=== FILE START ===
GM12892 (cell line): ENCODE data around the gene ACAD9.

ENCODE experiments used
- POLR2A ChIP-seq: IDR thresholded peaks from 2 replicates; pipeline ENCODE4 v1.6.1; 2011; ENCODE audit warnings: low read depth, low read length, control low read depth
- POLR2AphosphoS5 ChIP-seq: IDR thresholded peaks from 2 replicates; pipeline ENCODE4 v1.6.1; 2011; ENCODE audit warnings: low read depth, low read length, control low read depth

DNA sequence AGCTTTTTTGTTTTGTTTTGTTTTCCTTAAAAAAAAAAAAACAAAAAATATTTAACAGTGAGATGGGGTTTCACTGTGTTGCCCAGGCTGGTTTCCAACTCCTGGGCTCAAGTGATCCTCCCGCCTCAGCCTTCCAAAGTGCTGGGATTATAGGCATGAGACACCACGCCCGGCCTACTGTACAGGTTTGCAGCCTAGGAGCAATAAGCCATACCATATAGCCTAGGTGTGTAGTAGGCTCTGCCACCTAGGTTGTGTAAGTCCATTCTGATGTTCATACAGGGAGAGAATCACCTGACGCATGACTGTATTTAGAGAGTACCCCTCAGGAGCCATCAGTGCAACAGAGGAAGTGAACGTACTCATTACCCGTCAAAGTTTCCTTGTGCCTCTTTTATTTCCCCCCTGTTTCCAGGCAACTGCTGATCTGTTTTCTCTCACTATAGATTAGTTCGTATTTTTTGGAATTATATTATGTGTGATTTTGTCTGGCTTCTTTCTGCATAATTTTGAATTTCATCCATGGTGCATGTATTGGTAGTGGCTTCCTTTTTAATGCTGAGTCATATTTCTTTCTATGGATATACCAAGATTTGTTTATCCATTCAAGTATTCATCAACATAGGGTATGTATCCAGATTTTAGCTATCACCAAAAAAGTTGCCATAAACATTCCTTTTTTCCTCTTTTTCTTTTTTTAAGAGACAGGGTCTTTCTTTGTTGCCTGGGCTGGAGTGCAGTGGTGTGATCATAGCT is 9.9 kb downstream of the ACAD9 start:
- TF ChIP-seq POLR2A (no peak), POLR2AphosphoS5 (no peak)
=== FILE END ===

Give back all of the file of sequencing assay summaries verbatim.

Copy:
GM12892 (cell line): ENCODE data around the gene ACAD9.

ENCODE experiments used
- POLR2A ChIP-seq: IDR thresholded peaks from 2 replicates; pipeline ENCODE4 v1.6.1; 2011; ENCODE audit warnings: low read depth, low read length, control low read depth
- POLR2AphosphoS5 ChIP-seq: IDR thresholded peaks from 2 replicates; pipeline ENCODE4 v1.6.1; 2011; ENCODE audit warnings: low read depth, low read length, control low read depth

DNA sequence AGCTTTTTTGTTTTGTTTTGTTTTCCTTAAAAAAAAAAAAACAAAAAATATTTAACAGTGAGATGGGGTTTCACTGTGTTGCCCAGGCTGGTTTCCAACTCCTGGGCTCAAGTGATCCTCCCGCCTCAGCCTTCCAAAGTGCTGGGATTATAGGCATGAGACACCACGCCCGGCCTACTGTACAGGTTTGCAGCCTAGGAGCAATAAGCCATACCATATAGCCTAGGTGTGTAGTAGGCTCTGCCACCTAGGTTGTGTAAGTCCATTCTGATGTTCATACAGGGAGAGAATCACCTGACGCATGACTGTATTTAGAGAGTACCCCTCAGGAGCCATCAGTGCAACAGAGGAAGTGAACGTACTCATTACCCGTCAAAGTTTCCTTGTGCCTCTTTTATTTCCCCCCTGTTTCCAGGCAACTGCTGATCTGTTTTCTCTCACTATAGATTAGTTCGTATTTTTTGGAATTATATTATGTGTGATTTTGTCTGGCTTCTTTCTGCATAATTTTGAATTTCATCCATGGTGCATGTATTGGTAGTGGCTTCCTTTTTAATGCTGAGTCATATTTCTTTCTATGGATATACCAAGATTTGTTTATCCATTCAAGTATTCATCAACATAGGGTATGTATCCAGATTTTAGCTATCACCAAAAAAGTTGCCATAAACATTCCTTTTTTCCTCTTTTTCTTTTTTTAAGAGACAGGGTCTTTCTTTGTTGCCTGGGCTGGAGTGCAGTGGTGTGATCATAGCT is 9.9 kb downstream of the ACAD9 start:
- TF ChIP-seq POLR2A (no peak), POLR2AphosphoS5 (no peak)